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Interest Groups

The Inside Game: Lobbying

Strategies Used by Interest Groups

The Outside Game: Public Pressure and Electoral Influence

Interest groups influence government using variants on one of two strategies, the inside game and the outside game. The inside game refers to attempts to persuade government officials through direct inside contact. Another term for the inside game is lobbying. Washington is filled with thousands of lobbyists, covering every imaginable issue and viewpoint. Lobbyists usually work for interest groups, corporations, or law firms that specialize in professional lobbying.

Successful Lobbying

To lobby successfully, interest groups need a great deal of money. Washington, D.C., is one of the most expensive cities in America, so simply maintaining an office there can be very costly. Interest groups also pay for meals, trips, and other operational expenses, which can be significant. Money alone does not make an interest group influential, but a lack of money is usually crippling. Lobbyists also need to be reputable because a lobbyist who lies to a member of Congress, for instance, could be shunned or lose clients. Therefore, being honest is in the best interest of lobbyists.

Targets of Lobbying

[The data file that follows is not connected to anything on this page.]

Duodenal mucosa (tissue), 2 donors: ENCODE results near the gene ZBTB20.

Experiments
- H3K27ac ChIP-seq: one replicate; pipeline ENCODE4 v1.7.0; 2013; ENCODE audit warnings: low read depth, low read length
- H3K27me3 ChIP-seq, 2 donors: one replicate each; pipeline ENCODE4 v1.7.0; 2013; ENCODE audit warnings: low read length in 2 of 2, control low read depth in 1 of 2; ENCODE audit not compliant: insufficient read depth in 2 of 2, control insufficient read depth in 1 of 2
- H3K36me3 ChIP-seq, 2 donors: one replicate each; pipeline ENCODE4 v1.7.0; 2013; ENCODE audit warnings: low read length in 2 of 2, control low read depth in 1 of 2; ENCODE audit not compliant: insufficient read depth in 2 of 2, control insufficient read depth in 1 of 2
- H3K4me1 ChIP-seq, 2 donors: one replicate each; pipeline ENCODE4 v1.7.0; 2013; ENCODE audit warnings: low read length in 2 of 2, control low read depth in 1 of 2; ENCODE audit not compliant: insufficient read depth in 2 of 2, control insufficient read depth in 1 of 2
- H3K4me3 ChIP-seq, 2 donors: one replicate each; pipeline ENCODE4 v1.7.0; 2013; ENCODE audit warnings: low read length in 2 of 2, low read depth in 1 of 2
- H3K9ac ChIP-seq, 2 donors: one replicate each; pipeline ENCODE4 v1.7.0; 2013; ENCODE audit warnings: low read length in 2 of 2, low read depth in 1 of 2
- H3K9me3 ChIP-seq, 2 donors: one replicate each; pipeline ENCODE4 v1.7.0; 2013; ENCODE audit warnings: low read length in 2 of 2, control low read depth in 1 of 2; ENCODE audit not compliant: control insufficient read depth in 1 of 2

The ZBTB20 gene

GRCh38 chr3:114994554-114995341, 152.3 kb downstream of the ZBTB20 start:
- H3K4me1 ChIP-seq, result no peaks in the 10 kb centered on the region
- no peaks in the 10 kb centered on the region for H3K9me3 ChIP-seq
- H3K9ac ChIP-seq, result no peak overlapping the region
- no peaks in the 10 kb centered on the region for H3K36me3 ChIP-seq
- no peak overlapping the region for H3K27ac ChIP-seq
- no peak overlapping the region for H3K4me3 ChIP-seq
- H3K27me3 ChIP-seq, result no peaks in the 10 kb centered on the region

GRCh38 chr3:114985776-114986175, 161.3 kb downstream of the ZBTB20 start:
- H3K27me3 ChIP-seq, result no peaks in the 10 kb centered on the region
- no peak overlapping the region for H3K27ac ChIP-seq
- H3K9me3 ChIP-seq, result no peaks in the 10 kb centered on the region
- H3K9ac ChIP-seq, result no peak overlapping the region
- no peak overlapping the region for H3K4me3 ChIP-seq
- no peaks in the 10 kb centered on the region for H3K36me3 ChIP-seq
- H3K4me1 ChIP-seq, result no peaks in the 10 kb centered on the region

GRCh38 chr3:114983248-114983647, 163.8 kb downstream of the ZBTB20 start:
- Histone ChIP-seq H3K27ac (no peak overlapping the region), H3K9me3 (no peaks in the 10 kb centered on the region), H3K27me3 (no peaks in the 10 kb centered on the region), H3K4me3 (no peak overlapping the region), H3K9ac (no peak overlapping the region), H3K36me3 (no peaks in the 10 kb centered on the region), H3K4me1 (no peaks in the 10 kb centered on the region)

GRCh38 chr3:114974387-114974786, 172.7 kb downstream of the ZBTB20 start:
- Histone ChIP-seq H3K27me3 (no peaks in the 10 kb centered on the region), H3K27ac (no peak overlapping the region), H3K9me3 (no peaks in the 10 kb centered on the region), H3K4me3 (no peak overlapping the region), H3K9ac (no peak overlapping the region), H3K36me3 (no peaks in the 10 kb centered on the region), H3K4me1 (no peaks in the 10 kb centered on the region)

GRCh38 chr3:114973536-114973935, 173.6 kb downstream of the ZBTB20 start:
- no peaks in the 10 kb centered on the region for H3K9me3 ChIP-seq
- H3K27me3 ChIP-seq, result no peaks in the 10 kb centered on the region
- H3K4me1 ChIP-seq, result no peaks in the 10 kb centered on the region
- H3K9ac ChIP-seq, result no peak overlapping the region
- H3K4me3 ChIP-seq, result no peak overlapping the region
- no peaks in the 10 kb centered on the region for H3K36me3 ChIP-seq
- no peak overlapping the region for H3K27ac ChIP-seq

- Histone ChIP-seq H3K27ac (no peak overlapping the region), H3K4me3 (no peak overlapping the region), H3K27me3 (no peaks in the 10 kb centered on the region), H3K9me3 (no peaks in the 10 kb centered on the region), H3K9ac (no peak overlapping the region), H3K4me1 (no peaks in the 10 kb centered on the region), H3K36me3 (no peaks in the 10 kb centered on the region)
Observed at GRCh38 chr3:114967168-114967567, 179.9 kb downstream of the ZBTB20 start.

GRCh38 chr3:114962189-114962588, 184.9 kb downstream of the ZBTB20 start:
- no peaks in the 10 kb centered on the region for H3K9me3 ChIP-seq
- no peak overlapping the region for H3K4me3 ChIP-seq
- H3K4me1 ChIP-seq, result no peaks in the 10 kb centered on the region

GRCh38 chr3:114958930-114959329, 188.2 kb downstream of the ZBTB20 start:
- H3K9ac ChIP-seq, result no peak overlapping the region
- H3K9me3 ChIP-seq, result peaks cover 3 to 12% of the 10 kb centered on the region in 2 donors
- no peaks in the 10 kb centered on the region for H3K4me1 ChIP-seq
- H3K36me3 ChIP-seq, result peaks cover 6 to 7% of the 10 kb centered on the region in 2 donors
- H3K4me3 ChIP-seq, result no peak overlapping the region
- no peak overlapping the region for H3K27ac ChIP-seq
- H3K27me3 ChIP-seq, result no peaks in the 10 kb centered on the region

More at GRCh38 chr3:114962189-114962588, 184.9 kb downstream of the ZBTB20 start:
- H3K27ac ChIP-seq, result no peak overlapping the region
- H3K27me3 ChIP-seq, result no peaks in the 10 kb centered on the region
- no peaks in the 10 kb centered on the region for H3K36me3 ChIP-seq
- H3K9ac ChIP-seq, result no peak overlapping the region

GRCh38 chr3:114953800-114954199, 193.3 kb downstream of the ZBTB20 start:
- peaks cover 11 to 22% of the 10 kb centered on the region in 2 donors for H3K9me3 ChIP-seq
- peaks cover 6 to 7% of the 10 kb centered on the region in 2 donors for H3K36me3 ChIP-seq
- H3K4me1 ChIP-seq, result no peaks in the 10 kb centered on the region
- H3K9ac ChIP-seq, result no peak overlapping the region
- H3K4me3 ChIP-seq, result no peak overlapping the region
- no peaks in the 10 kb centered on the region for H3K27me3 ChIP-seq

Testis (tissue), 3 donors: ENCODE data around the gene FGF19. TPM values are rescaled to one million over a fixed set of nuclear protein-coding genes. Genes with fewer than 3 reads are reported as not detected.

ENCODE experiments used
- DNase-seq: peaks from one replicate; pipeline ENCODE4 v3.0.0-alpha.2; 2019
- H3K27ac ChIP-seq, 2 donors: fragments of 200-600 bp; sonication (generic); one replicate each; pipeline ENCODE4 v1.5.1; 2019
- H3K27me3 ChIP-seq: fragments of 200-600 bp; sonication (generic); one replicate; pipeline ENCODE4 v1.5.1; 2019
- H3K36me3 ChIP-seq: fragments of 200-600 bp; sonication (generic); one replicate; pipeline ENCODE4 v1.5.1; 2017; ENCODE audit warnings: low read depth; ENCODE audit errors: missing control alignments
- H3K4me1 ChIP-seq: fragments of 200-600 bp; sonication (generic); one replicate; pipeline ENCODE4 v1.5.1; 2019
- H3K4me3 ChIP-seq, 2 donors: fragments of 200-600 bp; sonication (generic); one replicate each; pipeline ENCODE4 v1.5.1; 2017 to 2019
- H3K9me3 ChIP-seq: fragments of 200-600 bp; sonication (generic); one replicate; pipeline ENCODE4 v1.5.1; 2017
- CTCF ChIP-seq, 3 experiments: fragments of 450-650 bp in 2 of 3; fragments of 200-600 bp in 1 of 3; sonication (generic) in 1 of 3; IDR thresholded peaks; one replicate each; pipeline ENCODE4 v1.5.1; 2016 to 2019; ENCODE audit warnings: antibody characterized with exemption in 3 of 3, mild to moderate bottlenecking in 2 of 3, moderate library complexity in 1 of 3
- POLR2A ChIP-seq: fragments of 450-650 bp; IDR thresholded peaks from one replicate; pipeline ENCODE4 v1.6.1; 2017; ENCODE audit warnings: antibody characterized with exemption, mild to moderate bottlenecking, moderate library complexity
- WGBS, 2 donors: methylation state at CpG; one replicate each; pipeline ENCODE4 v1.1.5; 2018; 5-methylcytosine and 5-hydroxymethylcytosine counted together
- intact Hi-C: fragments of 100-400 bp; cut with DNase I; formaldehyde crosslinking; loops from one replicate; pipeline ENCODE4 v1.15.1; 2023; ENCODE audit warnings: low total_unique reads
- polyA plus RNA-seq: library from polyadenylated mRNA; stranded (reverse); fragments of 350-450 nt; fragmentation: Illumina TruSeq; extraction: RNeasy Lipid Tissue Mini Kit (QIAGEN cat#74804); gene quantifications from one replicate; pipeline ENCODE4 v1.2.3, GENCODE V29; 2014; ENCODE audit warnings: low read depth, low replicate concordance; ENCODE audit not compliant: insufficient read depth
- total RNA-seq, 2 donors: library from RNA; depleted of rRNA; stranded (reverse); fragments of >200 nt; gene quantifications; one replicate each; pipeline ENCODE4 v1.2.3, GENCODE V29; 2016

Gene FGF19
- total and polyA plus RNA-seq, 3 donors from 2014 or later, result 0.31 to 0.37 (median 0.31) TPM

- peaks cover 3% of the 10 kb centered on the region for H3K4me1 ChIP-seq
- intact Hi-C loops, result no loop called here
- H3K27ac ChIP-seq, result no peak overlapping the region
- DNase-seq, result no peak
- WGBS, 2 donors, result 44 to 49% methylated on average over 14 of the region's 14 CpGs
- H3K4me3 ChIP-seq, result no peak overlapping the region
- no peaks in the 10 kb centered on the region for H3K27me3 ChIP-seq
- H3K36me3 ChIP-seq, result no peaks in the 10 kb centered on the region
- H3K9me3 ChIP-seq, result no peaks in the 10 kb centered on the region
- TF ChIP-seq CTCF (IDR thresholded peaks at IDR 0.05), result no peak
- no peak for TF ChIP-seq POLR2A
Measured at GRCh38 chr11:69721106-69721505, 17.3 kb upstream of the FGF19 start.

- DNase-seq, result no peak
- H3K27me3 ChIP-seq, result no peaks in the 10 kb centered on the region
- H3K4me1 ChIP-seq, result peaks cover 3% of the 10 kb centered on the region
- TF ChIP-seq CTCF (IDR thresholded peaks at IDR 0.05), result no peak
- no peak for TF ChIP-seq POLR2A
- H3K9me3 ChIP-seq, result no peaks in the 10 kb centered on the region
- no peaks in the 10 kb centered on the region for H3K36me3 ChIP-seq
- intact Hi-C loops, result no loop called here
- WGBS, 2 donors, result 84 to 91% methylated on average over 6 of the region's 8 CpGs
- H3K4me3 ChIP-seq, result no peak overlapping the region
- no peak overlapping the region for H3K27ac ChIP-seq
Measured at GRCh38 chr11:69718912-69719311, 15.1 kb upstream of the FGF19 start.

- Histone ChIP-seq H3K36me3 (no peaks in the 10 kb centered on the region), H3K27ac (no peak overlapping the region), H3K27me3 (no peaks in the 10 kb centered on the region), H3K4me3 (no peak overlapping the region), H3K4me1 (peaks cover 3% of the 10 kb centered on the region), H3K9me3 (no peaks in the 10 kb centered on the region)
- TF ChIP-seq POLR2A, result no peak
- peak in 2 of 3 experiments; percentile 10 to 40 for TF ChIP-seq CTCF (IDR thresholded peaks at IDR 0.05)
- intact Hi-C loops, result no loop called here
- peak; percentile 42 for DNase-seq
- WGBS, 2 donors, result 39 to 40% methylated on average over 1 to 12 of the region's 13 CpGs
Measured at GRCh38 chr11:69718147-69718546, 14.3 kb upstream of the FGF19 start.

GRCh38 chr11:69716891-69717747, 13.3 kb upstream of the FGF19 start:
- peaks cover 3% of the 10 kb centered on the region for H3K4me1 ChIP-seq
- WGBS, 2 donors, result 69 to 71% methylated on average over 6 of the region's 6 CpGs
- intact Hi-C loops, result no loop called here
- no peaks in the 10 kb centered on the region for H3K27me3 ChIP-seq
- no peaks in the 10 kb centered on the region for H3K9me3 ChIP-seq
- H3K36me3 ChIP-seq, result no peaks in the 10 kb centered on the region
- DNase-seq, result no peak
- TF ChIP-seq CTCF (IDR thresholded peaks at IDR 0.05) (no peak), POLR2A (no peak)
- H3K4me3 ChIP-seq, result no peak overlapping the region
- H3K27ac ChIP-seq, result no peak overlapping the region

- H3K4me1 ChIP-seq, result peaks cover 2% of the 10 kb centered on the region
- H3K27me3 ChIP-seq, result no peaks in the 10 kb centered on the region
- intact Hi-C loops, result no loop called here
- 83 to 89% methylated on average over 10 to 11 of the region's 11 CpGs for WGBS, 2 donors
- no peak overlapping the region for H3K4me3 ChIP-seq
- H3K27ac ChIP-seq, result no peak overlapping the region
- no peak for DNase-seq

Lobbyists try to influence officials working in all three branches and in the federal bureaucracy.

Lobbying the Legislative Branch

Interest groups spend hundreds of millions of dollars a year to lobby members of Congress on a range of issues. These groups try to affect the legislation being generated in Congress. Sometimes lobbyist speak with congresspeople directly, but lobbyists also testify at congressional hearings. The Senate publishes ethics guidelines to explain the complex federal laws that govern the interaction among congresspeople and lobbyists. Many corporations and foreign countries donate money to interest groups and thus help sponsor lobbyists in Washington.

Lobbying the Executive Branch

Although some lobbyists have direct access to the president, most have access only to the lower levels of the executive branch. Interest groups particularly target regulatory agencies, which have the ability to set policy affecting commerce and trade throughout the country. Some scholars have claimed that lobbying of regulatory agencies has resulted in agency capture, effectively handing control of the agency over to the industries it was intended to regulate.

Lobbying the Judicial Branch

Interest groups work to influence the courts in a number of ways. Interest groups often file amicus curiae (friend of the court) briefs, presenting an argument in favor of a particular issue. Sometimes interest groups file lawsuits against the government or other parties. For example, the NAACP worked for years to bring civil rights cases to the Supreme Court. The American Civil Liberties Union also makes extensive use of the courts.

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